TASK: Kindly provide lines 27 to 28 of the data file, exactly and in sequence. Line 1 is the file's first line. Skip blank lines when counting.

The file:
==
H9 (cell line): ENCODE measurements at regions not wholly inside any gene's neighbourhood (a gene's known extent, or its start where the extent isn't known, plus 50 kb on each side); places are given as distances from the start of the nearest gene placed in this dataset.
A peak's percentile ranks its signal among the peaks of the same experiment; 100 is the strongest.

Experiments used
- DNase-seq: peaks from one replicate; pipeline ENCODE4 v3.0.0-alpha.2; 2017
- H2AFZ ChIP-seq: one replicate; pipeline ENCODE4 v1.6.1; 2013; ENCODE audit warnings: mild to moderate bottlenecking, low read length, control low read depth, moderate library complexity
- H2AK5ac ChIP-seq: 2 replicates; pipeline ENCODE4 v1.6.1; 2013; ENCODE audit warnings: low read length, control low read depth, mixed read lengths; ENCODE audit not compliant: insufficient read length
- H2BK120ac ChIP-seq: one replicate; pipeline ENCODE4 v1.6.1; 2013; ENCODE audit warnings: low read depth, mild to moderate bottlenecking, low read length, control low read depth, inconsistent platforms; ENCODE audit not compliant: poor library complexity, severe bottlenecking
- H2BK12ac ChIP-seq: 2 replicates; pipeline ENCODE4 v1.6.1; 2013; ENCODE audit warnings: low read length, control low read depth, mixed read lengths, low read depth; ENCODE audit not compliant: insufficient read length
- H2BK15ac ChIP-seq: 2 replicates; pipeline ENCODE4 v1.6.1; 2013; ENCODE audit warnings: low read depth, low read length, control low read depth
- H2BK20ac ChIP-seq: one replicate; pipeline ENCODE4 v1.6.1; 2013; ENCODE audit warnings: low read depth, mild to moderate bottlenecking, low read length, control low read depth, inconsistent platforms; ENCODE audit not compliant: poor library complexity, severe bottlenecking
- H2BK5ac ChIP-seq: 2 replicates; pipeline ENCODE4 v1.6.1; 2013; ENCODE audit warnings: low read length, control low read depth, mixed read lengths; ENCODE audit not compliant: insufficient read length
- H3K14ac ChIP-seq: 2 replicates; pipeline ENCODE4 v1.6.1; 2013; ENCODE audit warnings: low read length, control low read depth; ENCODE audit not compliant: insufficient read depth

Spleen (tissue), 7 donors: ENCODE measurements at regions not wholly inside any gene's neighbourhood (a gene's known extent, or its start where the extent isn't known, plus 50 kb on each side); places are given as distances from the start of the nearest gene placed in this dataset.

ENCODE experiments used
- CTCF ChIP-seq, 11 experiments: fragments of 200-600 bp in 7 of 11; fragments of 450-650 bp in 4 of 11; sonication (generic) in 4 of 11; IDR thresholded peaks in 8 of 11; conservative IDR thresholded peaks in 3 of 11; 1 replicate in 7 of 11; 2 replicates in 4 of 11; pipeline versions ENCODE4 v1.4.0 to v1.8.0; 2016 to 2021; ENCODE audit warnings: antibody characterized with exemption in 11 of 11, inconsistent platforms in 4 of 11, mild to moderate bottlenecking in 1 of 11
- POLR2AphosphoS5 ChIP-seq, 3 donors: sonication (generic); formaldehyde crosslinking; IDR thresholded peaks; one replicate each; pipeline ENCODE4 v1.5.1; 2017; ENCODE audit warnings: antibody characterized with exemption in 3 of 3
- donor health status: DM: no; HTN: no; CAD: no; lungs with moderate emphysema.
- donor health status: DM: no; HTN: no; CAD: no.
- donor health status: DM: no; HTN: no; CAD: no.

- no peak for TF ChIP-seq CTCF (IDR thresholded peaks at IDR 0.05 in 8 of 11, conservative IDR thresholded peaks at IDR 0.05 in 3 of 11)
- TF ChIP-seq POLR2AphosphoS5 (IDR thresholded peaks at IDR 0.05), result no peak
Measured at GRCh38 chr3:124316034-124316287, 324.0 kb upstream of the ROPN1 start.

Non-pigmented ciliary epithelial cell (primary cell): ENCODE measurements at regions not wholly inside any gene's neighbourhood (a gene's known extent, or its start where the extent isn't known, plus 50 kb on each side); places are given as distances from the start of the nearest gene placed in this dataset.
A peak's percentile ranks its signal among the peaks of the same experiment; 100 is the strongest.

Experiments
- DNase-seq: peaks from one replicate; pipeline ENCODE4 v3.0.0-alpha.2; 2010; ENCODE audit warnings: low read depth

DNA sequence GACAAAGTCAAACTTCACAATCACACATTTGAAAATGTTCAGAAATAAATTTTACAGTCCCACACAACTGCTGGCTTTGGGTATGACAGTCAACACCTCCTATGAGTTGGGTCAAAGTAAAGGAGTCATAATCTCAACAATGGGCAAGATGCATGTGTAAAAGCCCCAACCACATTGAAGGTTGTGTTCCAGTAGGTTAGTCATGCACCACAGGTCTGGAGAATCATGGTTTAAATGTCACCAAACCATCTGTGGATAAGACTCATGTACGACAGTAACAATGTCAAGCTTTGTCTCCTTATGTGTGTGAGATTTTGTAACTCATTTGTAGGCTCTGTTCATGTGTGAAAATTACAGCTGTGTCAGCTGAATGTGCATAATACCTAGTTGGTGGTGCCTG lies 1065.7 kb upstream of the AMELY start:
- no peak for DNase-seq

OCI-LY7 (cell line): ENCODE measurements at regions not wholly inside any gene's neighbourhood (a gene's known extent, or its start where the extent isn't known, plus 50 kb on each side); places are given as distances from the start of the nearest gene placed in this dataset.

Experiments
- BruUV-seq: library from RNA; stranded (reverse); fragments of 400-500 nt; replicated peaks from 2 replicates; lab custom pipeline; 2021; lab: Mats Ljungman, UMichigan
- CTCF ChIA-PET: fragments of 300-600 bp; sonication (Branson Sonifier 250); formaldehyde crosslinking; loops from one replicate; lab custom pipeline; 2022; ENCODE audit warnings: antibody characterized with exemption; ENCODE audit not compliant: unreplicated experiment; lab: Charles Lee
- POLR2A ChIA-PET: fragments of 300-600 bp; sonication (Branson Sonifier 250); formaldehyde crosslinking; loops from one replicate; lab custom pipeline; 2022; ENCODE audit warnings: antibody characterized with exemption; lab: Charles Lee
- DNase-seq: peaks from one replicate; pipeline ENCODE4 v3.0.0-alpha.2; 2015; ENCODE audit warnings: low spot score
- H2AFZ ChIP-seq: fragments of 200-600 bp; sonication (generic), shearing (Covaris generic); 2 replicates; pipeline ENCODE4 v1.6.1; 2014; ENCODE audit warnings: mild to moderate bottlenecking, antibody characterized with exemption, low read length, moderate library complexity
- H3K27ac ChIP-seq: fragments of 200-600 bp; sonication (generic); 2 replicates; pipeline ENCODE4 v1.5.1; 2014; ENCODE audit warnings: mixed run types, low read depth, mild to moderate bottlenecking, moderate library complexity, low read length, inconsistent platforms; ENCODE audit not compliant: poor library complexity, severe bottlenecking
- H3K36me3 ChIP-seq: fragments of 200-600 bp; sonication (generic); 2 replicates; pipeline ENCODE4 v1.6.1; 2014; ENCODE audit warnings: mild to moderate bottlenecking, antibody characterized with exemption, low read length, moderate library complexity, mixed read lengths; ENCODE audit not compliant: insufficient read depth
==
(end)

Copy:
DNA sequence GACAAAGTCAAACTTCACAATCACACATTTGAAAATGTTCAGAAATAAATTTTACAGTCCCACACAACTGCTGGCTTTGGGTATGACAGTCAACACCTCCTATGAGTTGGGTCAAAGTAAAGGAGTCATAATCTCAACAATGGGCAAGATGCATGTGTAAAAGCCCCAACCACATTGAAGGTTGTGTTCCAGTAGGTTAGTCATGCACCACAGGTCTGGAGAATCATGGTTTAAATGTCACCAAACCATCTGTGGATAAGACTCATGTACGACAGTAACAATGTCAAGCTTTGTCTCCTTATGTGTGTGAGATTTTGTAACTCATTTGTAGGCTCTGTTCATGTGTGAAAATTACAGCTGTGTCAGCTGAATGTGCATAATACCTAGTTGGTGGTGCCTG lies 1065.7 kb upstream of the AMELY start:
- no peak for DNase-seq